I grew up in the Midwest (U.S.), although I spent some of my childhood in a small English town. The San Francisco Bay Area is now home and is where I first took an interest in printmaking. I come from a family with different creative interests like art, photography, and music, but it wasn’t until recent years that I seriously explored that side of my brain as an adult.
Why do you like to print?
I was first attracted to linocut printmaking because it’s an art form requiring little in the way of equipment and doesn’t involve sitting in front of a computer, which I was already doing a lot in my job. The process of carving the block and then experimenting while printing got me hooked. I like that a hand-pulled print tactilely reflects the printing process – the layers of ink, the embossing on the paper – it has clearly not come out of an inkjet printer.
What is your favorite print medium and why?
Relief printmaking, at this point, appeals to me the most, although I really enjoy producing drypoint prints because the process is a nice contrast. I’m drawn to the free-flowing graphic designs for which linocut is well suited. The challenge of making multi-color prints – both making them visually catching and registering the blocks accurately – drive me to improve and expand my work. I get a deep sense of satisfaction when I peel the paper off an inked block – revealing the good, the bad and the ugly.
How long have you been printing and how has your work evolved?
I started printmaking in 2009 and my first pieces were simple linocut designs. Last year I took a couple workshops, such as at KALA Art Institute in Berkeley, that taught me how to make multi-color prints using a key block, which opened my eyes to more sophisticated compositions.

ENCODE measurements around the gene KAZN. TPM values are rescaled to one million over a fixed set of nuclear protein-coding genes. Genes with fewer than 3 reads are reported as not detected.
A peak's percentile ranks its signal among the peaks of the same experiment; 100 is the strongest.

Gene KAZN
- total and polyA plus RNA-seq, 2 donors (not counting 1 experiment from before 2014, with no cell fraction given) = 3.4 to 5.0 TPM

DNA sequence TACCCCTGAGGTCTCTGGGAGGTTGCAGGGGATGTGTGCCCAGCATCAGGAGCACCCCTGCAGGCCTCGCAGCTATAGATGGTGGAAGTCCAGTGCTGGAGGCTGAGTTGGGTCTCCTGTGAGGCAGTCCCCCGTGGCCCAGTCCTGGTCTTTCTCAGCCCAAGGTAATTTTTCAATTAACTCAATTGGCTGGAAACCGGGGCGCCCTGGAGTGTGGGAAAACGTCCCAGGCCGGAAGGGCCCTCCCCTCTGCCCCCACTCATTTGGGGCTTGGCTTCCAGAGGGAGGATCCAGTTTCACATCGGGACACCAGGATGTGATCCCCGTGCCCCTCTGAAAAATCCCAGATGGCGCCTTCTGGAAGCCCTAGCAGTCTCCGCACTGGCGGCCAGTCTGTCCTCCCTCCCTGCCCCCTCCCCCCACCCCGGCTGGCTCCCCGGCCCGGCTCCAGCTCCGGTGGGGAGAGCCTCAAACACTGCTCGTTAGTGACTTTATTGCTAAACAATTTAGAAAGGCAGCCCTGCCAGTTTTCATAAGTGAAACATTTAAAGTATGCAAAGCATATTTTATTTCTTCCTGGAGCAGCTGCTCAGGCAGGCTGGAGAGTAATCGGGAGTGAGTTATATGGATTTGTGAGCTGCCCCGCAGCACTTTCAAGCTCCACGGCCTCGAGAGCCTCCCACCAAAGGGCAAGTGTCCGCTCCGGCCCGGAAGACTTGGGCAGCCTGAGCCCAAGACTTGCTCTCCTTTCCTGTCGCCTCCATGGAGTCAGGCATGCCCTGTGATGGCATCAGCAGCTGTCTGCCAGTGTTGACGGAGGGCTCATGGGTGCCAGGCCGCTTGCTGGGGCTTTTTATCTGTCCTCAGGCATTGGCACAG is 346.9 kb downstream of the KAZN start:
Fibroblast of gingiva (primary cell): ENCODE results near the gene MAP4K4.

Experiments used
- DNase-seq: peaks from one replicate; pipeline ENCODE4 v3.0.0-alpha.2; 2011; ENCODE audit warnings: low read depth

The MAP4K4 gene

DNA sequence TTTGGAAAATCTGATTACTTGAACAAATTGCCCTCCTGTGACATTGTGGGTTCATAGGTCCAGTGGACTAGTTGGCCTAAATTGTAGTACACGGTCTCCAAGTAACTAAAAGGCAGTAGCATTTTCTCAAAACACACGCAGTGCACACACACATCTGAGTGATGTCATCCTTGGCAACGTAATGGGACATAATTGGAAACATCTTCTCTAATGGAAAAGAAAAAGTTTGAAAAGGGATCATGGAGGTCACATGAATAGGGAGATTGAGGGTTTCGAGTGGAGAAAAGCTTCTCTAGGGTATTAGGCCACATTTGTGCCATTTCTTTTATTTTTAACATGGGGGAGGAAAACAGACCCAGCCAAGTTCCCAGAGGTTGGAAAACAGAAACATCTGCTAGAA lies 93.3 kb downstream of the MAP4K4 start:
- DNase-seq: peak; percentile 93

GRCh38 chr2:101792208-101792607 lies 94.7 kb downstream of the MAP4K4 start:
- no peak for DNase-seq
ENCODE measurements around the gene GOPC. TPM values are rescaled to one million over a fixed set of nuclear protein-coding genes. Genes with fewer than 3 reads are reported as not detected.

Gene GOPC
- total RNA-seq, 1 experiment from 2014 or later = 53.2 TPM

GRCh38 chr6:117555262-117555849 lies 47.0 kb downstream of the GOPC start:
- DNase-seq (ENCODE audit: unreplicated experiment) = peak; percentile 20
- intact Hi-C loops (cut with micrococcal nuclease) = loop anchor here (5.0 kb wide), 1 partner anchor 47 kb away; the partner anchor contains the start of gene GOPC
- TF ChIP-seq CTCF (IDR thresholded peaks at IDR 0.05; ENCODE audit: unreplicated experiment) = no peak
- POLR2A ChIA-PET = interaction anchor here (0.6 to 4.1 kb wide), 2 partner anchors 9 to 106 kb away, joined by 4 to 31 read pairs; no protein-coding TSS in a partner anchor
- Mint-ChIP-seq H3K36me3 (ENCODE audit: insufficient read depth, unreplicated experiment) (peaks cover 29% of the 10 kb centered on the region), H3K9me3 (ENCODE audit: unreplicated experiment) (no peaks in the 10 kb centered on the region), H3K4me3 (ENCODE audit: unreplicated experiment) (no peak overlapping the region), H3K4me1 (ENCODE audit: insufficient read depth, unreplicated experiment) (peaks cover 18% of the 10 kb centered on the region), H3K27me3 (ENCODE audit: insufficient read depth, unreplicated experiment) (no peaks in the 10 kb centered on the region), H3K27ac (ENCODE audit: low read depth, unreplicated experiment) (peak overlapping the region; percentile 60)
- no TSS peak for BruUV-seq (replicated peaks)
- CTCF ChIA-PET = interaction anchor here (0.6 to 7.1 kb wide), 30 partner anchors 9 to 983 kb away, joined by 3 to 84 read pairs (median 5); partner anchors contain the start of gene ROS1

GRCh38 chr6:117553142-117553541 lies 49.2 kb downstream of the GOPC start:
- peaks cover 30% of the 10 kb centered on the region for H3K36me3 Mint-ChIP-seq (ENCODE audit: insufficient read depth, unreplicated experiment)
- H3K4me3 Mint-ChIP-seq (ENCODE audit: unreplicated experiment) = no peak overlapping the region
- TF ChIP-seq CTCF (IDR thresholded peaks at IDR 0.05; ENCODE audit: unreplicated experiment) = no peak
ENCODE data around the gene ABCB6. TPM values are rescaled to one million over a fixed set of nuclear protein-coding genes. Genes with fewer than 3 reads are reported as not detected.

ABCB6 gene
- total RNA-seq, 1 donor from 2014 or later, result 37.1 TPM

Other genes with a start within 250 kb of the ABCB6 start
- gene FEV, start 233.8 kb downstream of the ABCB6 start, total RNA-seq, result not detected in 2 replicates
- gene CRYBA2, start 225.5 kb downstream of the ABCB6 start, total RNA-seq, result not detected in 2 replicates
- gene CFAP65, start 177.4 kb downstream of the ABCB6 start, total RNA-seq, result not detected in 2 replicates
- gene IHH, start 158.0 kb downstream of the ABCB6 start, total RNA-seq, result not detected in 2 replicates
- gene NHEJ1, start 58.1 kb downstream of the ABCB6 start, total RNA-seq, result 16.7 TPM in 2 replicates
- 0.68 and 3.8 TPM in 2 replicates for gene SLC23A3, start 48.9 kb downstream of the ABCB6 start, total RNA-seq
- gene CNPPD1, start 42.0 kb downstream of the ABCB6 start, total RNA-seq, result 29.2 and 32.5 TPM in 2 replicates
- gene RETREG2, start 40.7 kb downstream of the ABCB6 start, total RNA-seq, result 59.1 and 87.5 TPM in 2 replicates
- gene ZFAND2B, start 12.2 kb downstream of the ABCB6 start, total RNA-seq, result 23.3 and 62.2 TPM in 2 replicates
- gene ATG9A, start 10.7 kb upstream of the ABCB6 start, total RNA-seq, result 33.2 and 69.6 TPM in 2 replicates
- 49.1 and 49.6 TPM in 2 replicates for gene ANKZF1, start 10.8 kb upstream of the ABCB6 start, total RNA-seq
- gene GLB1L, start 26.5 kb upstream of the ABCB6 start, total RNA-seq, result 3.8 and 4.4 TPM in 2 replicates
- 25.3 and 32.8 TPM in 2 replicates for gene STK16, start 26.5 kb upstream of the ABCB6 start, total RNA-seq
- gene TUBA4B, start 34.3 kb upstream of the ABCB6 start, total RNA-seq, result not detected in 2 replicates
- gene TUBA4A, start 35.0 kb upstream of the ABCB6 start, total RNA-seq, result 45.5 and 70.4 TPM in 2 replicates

Another evolution has been to fight my natural inclination to produce images that are close representations of their subjects. I’ve tried to beat that out of me through drawing classes.
What inspires you?
Travel is a passion of mine, and maps, the outdoors, old poster art, and typography are all themes I enjoy exploring. I use a lot of my own photography from travels for brainstorming new ideas. The work of woodblock printmakers such as Tom Killion and Gustave Baumann, as well as the incredible Japanese ukiyo-e artists, were a revelation. I find the groundbreaking, graphic designs of early 20th century poster art – the typography, illustrations, colors, layouts – wonderfully inspiring.
How do you promote your work?
Promotion is not my strong suit but I recently designed a website and an artist page on Facebook. I also participate in some of the community aspects of Etsy, which make it such a unique forum for selling artwork. I’m a member of a local art association, which puts on an annual art show, too. In the future, I hope to have more face-to-face interaction with the public by selling at street fairs and art festivals.
Are you working on any particular projects now?
I keep a long list of possible projects as they come to me, often letting them ruminate for a while as I think of different ways to compose them or simply work on a technique before investing the time on a new print. A Japanese train linocut, that I shelved for months but am now finishing, is a great example. Many of my recent projects have featured airport-related themes. I have a soft spot for airports.
Tell us one random fact about yourself
In 2006, I traveled around Asia and the Pacific for four months – trekking in the Himalaya, fending off leaches and drinking rice wine with a shaman in the jungles of Borneo, and volunteering at an elementary school in the Cook Islands.
Check out Rich's Etsy Shop and Website